Debbie is no longer active on Twitter. Follow her on Mastodon.

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Weight and Height Anti-Discrimination Law Comes to New York City

NYC (Black) mayor Adams signing law with several fat women standing behind him

Debbie says:

Last Friday, May 26, 2023, New York city’s governor, Eric Adams, signed the city’s first anti-height-and-weight-discrimination law. New York joins a few other places, including the state of Michigan and the cities of San Francisco, California, Washington D.C., Madison, Wisconsin, Urbana, Illinois, and a few others in this slowly-progressing forward-looking legislation.

City Councilman Shaun Abreu said weight discrimination was “a silent burden people have had to carry”.

During public hearings, supporters cited difficulty navigating seating at restaurants and theatres, getting turned away by landlords, and butting up against weight limits on the city’s bike sharing programme.

Councilman Abreu, who sponsored the bill, said he became more aware of the issue when he gained more than 40lb (18.1kg) during lockdown and saw a shift in how he was treated. He said the lack of protections had amplified the problems people face.

Of course, this kind of change always represents dozens or hundreds of activists putting in thousands of hours of work. Laurie was in San Francisco when that city’s law was passed (over 20 years ago!). We wrote about that experience here in 2008, when Massachusetts was trying to get a similar law passed. Here’s Laurie:

I attended all of the meetings with the board of supervisors in San Francisco in 1999 and 2000, before San Francisco passed its size acceptance law. My role was to talk as a mother about the effect of this kind of prejudice has on kids. Lots of other people spoke brilliantly on other aspects of the issue including Marilyn Wann and Sandra Solovay. Others folks spoke on the issues of height discrimination. Interestingly, one of the supervisors, Bevan Dufty spoke eloquently about the pain of a fat kid.

In 2000 San Francisco became the third city after Washington, D.C., and Santa Cruz, Cal., to legally forbid weight discrimination. Tom Ammiano, president of San Francisco’s Board of Supervisors at the time, said that the anti-discrimination measure passed because “many San Franciscans were being denied employment, housing and bank loans merely because they were perceived as being overweight.” I was thrilled when it passed here and it has been an effective ban.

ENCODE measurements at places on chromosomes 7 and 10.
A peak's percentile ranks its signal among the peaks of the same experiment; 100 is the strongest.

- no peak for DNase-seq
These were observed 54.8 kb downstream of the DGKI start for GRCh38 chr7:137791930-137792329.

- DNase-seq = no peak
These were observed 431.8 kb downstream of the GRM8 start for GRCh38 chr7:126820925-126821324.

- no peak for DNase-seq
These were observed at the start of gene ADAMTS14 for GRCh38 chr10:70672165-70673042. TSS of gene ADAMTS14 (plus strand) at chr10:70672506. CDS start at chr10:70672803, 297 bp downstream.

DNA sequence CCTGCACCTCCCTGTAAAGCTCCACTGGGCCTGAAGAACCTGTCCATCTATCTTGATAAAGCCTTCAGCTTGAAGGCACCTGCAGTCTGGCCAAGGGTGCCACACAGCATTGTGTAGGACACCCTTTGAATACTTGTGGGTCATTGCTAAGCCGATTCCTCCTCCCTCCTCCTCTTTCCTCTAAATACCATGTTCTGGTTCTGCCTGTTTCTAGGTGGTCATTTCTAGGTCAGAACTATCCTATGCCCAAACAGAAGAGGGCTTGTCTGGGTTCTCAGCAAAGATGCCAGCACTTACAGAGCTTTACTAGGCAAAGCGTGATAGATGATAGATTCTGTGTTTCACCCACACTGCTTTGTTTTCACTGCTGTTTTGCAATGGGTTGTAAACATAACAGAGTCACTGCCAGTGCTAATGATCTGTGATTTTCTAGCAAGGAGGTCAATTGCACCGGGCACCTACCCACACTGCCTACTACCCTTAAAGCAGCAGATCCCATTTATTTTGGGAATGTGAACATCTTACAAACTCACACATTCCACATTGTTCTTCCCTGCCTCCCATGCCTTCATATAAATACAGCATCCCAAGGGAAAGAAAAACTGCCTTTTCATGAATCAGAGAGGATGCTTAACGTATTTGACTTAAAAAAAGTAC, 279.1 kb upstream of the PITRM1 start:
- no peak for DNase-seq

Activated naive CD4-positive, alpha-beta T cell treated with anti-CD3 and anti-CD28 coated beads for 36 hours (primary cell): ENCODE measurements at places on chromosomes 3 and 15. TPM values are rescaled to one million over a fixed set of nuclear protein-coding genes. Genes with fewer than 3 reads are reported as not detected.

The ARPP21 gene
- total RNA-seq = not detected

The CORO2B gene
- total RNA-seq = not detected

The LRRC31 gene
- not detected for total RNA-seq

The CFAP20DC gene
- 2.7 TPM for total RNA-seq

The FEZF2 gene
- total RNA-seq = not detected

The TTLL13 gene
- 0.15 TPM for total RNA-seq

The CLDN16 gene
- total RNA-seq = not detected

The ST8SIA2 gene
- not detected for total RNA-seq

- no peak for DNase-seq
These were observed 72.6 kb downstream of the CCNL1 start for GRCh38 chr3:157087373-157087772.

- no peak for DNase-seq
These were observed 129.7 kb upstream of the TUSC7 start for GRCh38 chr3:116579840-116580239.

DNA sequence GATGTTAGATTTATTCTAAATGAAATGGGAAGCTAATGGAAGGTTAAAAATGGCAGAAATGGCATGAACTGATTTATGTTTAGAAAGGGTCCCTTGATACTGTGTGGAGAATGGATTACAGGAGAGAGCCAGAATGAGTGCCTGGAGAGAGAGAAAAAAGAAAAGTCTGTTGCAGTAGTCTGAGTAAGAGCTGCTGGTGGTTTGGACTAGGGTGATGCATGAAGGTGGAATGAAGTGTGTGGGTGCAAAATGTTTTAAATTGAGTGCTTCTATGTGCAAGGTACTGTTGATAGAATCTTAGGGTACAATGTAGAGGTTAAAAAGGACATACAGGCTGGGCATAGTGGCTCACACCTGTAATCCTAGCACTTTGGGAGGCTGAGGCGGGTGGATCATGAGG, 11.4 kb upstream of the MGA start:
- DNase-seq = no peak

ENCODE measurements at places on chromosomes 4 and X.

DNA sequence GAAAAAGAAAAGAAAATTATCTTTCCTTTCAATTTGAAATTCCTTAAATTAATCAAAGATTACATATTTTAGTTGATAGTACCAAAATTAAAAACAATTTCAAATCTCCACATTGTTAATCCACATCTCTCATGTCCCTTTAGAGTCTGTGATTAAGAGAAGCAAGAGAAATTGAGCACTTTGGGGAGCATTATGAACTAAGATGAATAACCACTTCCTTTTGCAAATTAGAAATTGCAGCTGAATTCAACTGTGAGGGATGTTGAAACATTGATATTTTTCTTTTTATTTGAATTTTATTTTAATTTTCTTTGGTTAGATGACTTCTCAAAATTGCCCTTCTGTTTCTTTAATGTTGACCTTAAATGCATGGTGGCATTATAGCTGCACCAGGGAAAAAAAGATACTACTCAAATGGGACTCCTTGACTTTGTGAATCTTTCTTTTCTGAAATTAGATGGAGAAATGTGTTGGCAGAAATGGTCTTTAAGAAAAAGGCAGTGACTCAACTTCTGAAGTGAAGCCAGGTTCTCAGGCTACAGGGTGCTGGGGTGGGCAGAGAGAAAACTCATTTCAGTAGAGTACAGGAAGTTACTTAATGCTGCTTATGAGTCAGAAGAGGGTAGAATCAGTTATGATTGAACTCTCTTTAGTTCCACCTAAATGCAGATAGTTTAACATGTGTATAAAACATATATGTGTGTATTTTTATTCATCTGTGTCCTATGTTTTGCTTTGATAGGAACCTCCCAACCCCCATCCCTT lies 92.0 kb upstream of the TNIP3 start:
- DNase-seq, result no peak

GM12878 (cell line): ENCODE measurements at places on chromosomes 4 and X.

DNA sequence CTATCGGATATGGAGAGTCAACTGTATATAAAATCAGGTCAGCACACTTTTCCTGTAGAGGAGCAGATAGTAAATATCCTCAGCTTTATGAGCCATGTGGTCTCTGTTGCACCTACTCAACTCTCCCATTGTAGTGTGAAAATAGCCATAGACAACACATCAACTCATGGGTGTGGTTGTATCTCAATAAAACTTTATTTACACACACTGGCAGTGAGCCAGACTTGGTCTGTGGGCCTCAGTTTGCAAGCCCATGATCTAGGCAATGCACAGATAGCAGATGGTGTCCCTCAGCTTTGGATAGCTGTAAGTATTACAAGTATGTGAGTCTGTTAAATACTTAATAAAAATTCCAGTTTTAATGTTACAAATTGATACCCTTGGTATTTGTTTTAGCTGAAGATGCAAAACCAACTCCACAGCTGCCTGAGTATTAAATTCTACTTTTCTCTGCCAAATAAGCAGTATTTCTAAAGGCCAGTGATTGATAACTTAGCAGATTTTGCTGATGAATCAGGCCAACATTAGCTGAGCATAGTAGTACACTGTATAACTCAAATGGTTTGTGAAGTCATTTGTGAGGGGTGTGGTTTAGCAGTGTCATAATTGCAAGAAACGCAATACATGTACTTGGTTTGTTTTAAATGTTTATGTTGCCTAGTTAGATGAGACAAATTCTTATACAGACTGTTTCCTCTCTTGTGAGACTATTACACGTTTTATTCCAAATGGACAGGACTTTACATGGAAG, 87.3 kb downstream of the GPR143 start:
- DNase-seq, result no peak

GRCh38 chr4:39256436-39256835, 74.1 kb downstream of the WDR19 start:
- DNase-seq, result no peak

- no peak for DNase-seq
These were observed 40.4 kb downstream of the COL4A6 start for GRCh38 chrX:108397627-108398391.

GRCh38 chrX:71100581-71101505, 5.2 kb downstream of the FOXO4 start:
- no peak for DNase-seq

In the intervening years, between San Francisco’s passage of the law, and Massachusetts’ failure, so much has happened to change the landscape of “legal” discrimination against people of color and other marginalized groups, and to feed the backlash against all kinds of protections for various protected or “suspect” classes.

Long before the first laws of this kind were passed, the extraordinary Dr. Arline Geronimus was developing and writing about her concept of “weathering,” as “the corrosive effects of systemic oppression on marginalized people’s bodies.” Dr. Geronimus, appropriately, applies her work generally to health outcomes for Black people and other POC. I believe it also applies, very directly, to health outcomes for fat people (and, of course, is multiplied when Black people and other POC are also fat). Check out Dr. Geronimus’s new book, WEATHERING: The Extraordinary Stress of Ordinary Life in an  Unjust Society, the first book on this subject.

So this is a taste of encouragement and possibility, in a moment when we finally have publicly accessible language to discuss why and how oppression affects health outcomes. Kudos to New York City for taking this leap, and may many cities and states follow.


Debbie is no longer active on Twitter. Follow her on Mastodon.

Follow Laurie’s Pandemic Shadows photos on Instagram.